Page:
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Another UNESCO World Heritage Award for Norway

Vemork hydroelectric plant

The Rjukan/Notodden Industrial Heritage Site has been awarded UNESCO World Heritage status.

The site includes hydroelectric power plants powered by the powerful natural waterfalls of the area, along with the transmission lines, factories, transport systems and towns.

Altogether the site demonstrates an outstanding record of life in the early 1900s: including technological, economic, social, aesthetic and cultural factors.

The area is also home to the Vemork plant, which produced the heavy water that Hitler planned to use to develop a nuclear bomb during World War II.

The reasons

This is an excerpt from the justification document that was submitted to UNESCO six years ago:

“The wholeness and complexity of these sites make them a unique document of how combined efforts within a range of fields succeeded to create new synthetic products to human mankind. Complete new communities were built for that sake where the source for hydro-electric power was to be found.”

“The type of industry represented by Rjukan/Notodden and Odda/Tyssedal is a true mark of modernity, representing a distinctive step in the history of developed countries in Europe and North America, and provided a base for further development throughout the 20th Century and around the whole World. Rjukan/Notodden and Odda/Tyssedal is an example of the ingenious and bold solutions that were possible at that stage of a new international industrial breakthrough, and that were necessary to realize in order to fulfil the ambitious and extensive aims.”

The Rjukan/Notodden Industrial Heritage Site becomes the 8th Norwegian entry on the UNESCO list, and the 7th in the cultural category. The others are:

Bryggen – Bergen's old wharf is a reminder of the town’s importance as part of the Hanseatic League’s trading empire from the 14th to the mid-16th century. It's one of the most visited and most photographed parts of the city.

The world-famous wharf buildings at Bryggen in Bergen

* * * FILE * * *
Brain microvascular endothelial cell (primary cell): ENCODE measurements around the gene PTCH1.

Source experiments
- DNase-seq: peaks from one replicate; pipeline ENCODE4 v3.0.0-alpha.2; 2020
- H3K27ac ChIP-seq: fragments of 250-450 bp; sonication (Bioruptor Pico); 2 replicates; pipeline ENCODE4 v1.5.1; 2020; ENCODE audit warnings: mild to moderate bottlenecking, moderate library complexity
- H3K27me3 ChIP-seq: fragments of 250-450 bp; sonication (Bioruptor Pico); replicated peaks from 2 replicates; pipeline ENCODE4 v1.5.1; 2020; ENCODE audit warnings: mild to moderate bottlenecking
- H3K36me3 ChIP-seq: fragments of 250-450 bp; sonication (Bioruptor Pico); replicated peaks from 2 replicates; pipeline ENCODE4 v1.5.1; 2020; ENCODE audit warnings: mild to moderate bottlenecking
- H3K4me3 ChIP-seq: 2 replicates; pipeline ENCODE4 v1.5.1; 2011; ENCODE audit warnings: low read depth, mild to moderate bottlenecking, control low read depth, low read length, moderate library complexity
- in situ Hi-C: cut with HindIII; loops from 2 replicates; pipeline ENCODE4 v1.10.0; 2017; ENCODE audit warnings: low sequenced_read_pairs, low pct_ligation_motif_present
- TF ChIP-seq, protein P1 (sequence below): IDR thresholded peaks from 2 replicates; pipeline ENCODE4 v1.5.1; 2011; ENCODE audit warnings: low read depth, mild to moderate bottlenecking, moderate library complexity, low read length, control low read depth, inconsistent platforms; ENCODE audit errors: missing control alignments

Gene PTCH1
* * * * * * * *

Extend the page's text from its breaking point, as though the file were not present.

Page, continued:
Rock Art of Alta – This group of petroglyphs bears the traces of a settlement dating from circa 4200 to 500 BC. More rock art made by hunter-gatherers is found in Alta than anywhere else in northern Europe. Alta has been on my wish-list for years. I will get there one day!

Struve Geodetic Arc – A chain of survey triangulations stretching from Hammerfest in Norway to the Black Sea. They represented the first accurate measuring of a long segment of a meridian, and an early example of scientific collaboration across countries.

Røros – The former copper mining town is a personal favourite of mine, and just a two-hour drive from Trondheim (as long as it's not snowing). Completely rebuilt after its destruction by Swedish troops in 1679, Røros contains about 2,000 wooden houses and a smelting house.

Røros

Urnes Stave Church – Built in the 12th and 13th centuries, the church is an outstanding example of traditional Scandinavian wooden architecture, bringing together Celtic art, Viking traditions and Romanesque spatial structures.

Vega Archipelago – A collection of dozens of islands that reflect the way people have, over the past 1,500 years, maintained a sustainable living and the contribution of women to eiderdown harvesting.

West Norwegian Fjords – The Geirangerfjord and Nærøyfjord took my breath away, so it's no surprise to see them on the list.

Their natural beauty is derived from their narrow and steep-sided crystalline rock walls that rise up to 1,400 m from the Norwegian Sea and extend 500 m below sea level. They top the bucket list of many travellers and with good reason.

Sailing on the Naeroyfjord

Main photo credit: Lynn D. Rosentrater

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About the Author: David Nikel

Originally from the UK, David now lives in Trondheim and was the original founder of Life in Norway back in 2011. He now works as a freelance writer for technology companies in Scandinavia.

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